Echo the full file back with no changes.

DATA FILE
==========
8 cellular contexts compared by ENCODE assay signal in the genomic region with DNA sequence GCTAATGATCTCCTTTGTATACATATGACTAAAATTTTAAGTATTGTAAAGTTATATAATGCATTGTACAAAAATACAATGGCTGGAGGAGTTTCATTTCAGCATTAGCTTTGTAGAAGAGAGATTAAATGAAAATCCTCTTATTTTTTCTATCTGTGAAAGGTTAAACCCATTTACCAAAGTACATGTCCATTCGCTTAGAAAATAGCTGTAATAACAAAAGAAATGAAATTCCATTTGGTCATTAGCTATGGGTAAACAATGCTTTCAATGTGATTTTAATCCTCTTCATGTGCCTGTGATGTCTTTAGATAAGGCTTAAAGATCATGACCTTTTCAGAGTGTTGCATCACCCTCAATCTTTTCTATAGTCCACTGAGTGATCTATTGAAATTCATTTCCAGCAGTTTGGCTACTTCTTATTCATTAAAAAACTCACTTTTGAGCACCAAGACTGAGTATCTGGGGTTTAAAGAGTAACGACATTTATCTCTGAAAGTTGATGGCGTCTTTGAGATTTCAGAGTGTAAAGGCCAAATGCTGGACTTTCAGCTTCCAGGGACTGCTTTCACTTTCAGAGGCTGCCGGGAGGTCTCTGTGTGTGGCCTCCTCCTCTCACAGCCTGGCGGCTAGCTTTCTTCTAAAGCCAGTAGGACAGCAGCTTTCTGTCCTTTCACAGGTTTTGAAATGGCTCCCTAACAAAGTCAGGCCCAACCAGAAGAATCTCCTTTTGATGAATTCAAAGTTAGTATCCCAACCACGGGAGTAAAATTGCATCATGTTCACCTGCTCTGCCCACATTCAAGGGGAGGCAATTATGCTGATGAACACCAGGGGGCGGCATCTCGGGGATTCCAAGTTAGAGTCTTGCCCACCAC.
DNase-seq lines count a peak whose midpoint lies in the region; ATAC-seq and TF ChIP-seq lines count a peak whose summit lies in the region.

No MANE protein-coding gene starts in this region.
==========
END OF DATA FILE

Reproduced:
8 cellular contexts compared by ENCODE assay signal in the genomic region with DNA sequence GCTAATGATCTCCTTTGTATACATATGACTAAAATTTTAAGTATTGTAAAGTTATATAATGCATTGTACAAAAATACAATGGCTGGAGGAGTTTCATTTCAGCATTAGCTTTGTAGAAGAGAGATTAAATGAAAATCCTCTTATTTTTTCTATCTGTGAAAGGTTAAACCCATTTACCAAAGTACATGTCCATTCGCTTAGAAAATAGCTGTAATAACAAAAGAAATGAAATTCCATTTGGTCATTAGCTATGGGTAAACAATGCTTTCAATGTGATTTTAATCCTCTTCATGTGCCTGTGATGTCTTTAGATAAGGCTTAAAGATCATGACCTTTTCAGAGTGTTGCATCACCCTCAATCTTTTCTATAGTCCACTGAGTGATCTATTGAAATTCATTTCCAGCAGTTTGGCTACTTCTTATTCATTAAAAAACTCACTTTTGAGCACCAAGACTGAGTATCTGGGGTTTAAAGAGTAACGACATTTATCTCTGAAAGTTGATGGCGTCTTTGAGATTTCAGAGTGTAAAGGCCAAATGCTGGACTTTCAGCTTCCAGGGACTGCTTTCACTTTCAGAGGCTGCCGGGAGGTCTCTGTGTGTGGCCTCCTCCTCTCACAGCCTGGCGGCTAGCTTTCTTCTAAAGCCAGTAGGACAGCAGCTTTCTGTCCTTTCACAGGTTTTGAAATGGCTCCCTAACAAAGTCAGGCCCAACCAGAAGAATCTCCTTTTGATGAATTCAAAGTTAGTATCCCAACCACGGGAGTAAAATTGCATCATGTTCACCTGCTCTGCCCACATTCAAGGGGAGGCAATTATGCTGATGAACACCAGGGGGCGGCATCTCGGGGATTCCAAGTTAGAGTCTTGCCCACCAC.
DNase-seq lines count a peak whose midpoint lies in the region; ATAC-seq and TF ChIP-seq lines count a peak whose summit lies in the region.

No MANE protein-coding gene starts in this region.